Immigration to Israel surging, asylum seekers no longer arriving — state report
Central Bureau of Statistics says Israel on pace for 20% increase in immigration; over 3 million have moved to Israel since 1949, though many have left
Israel is on pace for a 20 percent surge in immigration in 2019 over the year before, according to new figures released on Monday by the Central Bureau of Statistics.
In 2019, some 27,300 people immigrated to the Jewish state between January and the end of October, the CBS report said. The state report said the figure was 20% more than the same period last year.
Over 28,000 new immigrants moved to Israel in 2018, according to the report. The 27,300 figure would put Israel on pace to break 32,000 new immigrants for the entirety of 2019, though figures are expected to slow for the winter months.
The bureau reported that more than 37,000 people in total moved to Israel in 2018, including 3,500 “returning citizens.”
The largest chunk of migrants in 2018, about 10,500 people, came from Russia while 6,400 hailed from Ukraine, 2,400 from the United States and 2,400 from France.
The official report also spotlighted the sharp dropoff in asylum seekers from Africa entering the country, with not a single person in the category in 2018.
According to authorities, some 2,700 asylum seekers left the country in 2018. It said 33,600 migrants from Eritrea and Sudan remained in the country as of late 2018.
According to the report, more than 3 million people have immigrated to Israel since the establishment of the state, with around 44 percent of them arriving after 1990.
Some of the rise in immigration could be attributable to a law passed in 2017 granting an Israeli passport to anyone eligible for Israeli citizenship, without any requirement to reside in the country.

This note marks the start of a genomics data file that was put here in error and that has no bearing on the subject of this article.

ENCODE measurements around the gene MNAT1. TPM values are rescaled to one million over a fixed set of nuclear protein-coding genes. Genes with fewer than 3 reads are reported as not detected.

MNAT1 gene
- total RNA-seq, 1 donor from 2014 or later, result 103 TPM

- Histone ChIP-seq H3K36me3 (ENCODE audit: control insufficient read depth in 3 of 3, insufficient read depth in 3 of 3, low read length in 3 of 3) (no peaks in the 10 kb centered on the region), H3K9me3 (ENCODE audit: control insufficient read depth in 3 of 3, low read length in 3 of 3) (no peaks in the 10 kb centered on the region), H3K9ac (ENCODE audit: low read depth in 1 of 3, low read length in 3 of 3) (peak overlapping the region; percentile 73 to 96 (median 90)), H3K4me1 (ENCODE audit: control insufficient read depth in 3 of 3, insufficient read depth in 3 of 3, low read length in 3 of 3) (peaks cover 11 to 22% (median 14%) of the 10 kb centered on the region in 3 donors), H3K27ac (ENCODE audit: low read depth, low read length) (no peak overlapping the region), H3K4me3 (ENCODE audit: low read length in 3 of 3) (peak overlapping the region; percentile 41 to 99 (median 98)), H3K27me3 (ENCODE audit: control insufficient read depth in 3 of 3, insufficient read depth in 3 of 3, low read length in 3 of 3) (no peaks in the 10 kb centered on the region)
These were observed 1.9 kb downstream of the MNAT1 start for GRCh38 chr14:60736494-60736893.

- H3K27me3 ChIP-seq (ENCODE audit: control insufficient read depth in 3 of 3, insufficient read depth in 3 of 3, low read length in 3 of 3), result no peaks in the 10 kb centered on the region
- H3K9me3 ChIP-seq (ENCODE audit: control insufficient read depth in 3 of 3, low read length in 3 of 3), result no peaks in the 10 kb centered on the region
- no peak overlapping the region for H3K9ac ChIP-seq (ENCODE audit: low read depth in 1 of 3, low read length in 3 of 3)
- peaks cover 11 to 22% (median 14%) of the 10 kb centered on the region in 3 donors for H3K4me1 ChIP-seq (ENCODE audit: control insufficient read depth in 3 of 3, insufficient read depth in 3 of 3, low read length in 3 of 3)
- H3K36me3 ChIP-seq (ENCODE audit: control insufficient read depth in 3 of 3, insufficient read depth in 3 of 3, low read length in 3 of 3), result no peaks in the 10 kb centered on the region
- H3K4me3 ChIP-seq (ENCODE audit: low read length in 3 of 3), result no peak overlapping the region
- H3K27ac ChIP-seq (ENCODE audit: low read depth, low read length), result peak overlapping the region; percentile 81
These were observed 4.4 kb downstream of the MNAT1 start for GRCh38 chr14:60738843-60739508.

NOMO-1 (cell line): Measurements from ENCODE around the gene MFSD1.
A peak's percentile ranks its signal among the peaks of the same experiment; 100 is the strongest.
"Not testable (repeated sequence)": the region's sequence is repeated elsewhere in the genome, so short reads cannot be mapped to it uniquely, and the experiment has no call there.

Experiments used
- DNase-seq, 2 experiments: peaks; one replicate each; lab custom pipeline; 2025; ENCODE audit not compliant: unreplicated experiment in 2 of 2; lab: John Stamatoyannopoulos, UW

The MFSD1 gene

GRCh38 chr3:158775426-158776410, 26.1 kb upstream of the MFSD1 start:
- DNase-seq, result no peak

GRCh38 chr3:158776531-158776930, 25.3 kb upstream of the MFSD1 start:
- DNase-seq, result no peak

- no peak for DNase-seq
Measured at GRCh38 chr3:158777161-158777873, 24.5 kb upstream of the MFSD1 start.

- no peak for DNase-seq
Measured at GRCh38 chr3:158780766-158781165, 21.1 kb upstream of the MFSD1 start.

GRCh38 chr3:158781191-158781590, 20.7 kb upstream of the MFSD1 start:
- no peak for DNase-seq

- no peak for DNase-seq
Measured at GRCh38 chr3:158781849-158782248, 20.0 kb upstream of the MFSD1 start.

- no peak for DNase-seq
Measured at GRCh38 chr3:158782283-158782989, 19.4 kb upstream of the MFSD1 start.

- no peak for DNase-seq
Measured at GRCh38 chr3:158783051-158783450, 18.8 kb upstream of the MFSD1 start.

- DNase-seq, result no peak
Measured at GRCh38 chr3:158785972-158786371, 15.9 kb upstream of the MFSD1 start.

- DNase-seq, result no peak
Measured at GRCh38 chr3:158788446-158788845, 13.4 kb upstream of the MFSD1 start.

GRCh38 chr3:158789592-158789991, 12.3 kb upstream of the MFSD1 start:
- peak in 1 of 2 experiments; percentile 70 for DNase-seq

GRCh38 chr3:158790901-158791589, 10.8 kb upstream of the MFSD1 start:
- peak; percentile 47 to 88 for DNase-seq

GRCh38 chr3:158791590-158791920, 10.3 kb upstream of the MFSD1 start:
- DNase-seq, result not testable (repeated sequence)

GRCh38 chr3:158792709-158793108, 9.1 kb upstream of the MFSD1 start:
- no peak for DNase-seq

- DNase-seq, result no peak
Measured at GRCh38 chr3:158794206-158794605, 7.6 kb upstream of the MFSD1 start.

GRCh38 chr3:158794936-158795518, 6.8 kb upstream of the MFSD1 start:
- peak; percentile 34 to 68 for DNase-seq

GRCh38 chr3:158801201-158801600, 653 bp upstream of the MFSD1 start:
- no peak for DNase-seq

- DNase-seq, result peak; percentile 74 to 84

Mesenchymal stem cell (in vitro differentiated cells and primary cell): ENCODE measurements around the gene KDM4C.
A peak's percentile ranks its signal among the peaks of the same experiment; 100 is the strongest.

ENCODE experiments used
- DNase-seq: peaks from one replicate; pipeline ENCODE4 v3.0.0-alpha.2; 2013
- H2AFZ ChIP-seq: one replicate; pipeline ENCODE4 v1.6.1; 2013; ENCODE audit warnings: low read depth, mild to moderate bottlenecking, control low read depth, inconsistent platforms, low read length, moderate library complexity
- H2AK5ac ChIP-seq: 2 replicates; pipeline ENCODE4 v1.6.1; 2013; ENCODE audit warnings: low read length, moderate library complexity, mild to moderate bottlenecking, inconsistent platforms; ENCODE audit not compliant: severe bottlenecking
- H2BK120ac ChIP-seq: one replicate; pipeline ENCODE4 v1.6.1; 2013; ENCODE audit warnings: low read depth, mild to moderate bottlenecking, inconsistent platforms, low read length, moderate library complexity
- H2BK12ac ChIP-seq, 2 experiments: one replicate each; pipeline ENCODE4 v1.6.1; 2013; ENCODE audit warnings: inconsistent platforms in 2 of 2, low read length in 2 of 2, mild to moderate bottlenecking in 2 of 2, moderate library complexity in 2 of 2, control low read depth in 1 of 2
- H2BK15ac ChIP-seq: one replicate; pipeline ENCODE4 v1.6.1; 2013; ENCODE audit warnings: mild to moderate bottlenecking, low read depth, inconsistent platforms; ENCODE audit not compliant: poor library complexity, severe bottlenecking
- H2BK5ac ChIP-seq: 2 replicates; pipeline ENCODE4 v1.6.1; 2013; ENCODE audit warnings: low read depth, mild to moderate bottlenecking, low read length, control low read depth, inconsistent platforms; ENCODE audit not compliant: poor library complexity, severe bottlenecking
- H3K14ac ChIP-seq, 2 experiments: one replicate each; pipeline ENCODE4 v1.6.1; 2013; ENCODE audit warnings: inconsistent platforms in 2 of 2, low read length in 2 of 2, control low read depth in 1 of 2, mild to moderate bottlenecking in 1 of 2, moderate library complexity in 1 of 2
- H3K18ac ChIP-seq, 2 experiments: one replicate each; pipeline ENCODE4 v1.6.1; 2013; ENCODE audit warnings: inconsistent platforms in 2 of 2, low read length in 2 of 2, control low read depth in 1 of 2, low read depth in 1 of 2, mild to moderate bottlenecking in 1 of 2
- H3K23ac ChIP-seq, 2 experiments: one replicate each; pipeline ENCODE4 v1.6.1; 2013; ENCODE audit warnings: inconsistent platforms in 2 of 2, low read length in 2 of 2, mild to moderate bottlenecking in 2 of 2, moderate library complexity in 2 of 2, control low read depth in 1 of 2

A November report by the Makor Rishon newspaper suggested many Russian speakers had claimed Israeli citizenship but quickly returned to their home countries after receiving state benefits.
According to statistics released by the bureau earlier this year, 2018 marked the first time in Israel’s history when Jewish immigrants to Israel were outnumbered by non-Jewish immigrants.
Under Israel’s Law of Return, anyone with a single Jewish grandparent is eligible for citizenship. Such immigrants, hailing largely from the former Soviet Union and Baltic states, count Jewish ancestry but are ineligible to marry as Jews under the state-controlled rabbinic court system if, for example, that single Jewish grandparent was male.
According to the bureau’s figures, 85% of immigrants reported satisfaction with their lives in Israel, which was lower than the 92% reported among other Israeli Jews.
In a report released this summer, the Shoresh Institution for Socioeconomic Research, an independent nonpartisan center, found that Israel was losing some of its brightest and best minds as tech professionals, engineers and academics leave its shores, thus depriving the country of fuel for its economy.
For every Israeli with an academic degree who returned to Israel in 2014, 2.6 Israeli academics emigrated. By 2017, this figure had risen to 4.5 emigrants per returnee.
Sam Sokol and TOI staff